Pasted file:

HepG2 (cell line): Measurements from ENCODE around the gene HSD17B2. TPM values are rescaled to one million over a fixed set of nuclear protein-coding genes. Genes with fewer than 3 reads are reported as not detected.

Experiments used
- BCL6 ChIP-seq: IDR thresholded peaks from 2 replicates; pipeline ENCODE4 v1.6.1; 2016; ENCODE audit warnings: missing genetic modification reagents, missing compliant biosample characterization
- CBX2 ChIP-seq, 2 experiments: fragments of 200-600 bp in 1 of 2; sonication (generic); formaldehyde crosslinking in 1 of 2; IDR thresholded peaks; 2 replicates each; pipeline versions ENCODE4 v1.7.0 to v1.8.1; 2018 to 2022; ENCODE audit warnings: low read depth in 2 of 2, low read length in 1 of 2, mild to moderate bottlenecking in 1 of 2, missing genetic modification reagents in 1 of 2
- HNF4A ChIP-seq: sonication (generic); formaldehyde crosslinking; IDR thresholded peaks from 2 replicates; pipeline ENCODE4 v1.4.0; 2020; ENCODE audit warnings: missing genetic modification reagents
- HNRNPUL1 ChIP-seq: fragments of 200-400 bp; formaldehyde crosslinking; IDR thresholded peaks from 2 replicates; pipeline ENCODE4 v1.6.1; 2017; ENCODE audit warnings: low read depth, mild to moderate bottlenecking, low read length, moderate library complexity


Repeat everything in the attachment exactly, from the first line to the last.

HepG2 (cell line): Measurements from ENCODE around the gene HSD17B2. TPM values are rescaled to one million over a fixed set of nuclear protein-coding genes. Genes with fewer than 3 reads are reported as not detected.

Experiments used
- BCL6 ChIP-seq: IDR thresholded peaks from 2 replicates; pipeline ENCODE4 v1.6.1; 2016; ENCODE audit warnings: missing genetic modification reagents, missing compliant biosample characterization
- CBX2 ChIP-seq, 2 experiments: fragments of 200-600 bp in 1 of 2; sonication (generic); formaldehyde crosslinking in 1 of 2; IDR thresholded peaks; 2 replicates each; pipeline versions ENCODE4 v1.7.0 to v1.8.1; 2018 to 2022; ENCODE audit warnings: low read depth in 2 of 2, low read length in 1 of 2, mild to moderate bottlenecking in 1 of 2, missing genetic modification reagents in 1 of 2
- HNF4A ChIP-seq: sonication (generic); formaldehyde crosslinking; IDR thresholded peaks from 2 replicates; pipeline ENCODE4 v1.4.0; 2020; ENCODE audit warnings: missing genetic modification reagents
- HNRNPUL1 ChIP-seq: fragments of 200-400 bp; formaldehyde crosslinking; IDR thresholded peaks from 2 replicates; pipeline ENCODE4 v1.6.1; 2017; ENCODE audit warnings: low read depth, mild to moderate bottlenecking, low read length, moderate library complexity